Computer Music 206 – Easy Guide: Contrary Motion, Pitch ‘n’ Glide feature, MozaicBeats AutoTheory Review

Computer Music 206 – Easy Guide: Contrary Motion, Pitch ‘n’ Glide feature, MozaicBeats AutoTheory Review

CM206 Cover Wide Hot off the press, here’s the August 2014 issue of Computer Music, and nestling within its info-packed pages you’ll find 8 of them containing things I wrote! My ‘Pitch n Glide’ feature is a useful 5-pager extolling the virtues of performance-enhancing techniques such as portamento and pitch bend, with a dash of vibrato. You’ll find out how to program synth parts that exploit your synth’s portamento feature to the fullest, how to reinstate vibrato to your controller’s modulation wheel, how to draw and edit pitch bend curves and even how to program a Dolby THX-style polyphonic glide. You’ll find the piece on page 67.
Elsewhere, in the issue I have a single-page review of Mozaic Beats’ AutoTheory, an innovative plug-in that remaps the MIDI input from your controller to predetermined keys and scales, making it easier to program parts that conform musically to your project. You can find out what I thought of it on page 104.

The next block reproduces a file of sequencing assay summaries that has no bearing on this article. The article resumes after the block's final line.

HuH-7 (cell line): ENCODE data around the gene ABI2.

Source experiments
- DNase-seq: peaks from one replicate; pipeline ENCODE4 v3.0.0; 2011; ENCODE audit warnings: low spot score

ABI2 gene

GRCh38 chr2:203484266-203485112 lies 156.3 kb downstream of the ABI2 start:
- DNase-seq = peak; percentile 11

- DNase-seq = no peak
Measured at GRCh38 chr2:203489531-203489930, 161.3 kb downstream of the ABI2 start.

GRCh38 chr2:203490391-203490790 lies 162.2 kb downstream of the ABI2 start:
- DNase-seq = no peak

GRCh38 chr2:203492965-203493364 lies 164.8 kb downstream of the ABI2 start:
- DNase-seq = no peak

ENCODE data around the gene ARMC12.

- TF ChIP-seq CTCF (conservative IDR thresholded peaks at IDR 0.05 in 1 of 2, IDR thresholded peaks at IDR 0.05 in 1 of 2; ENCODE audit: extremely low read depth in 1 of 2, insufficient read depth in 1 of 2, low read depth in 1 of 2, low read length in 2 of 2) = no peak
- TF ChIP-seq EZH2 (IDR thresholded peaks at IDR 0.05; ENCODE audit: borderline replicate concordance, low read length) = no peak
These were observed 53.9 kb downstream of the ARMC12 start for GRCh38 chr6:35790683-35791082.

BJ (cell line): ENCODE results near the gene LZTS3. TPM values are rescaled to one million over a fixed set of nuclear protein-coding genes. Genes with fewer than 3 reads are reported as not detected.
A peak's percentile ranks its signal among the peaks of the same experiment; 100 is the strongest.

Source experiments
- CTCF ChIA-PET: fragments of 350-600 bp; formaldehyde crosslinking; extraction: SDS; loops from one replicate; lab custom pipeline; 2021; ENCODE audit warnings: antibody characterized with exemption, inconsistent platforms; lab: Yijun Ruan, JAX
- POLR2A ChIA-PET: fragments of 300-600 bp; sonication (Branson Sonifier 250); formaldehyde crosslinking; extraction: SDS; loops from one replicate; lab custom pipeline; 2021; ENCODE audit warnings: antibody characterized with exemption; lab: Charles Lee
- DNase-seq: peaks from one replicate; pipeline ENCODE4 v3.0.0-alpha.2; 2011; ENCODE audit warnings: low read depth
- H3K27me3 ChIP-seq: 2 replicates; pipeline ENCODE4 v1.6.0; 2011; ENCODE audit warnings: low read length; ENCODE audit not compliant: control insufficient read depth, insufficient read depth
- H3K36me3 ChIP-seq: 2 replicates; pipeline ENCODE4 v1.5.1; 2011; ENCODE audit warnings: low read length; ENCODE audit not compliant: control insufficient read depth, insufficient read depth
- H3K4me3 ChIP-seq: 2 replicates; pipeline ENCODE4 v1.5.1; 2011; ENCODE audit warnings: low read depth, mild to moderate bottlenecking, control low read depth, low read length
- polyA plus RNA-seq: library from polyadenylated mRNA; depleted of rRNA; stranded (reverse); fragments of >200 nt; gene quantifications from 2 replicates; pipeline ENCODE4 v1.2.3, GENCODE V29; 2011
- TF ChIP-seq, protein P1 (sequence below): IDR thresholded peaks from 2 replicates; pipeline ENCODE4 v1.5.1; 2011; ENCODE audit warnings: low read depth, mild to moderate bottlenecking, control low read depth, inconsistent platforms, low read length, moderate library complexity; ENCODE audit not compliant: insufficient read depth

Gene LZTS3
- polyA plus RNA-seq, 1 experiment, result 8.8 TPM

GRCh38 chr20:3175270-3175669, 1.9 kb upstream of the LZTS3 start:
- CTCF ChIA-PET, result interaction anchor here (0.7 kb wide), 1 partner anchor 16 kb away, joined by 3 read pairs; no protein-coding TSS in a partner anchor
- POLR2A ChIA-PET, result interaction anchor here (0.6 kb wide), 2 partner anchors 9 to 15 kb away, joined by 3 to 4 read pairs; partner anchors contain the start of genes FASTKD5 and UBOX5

Finally, as always, there’s my music theory Easy Guide on page 74, and this month we’re dealing with the scary-sounding contrapuntal motion. Actually not scary at all, my 12-step walkthrough with accompanying video breaks down contrapuntal motion into its four basic types, with examples to illustrate each type. I then go on to demonstrate how you can use contrary motion in your productions. Well worth a look, along with all the other great stuff in the mag, including a huge cover feature all about reverb, CM 206 is available now! On reflection, it could be the best issue yet!


Video Tutorial – Create a Dolby THX-Style Polyphonic Glide (CM206)

Here’s a link to one of the video tutorials I created for my Pitch n Glide feature, as found on page 67 of the August 2014 issue of Computer Music magazine. It demonstrates how to use long portamento times on multiple instances of the same synth to create a huge-sounding polyphonic glide that resolves to the chord of your choice over a set period of time:



So, if you fancy creating your own version of ‘Deep Note’ (the original THX glide), give it a go. You can find the rest of the videos that accompany the other tutorials in the article on the cover DVD of the print edition, or downloadable via the CM vault for digital editions.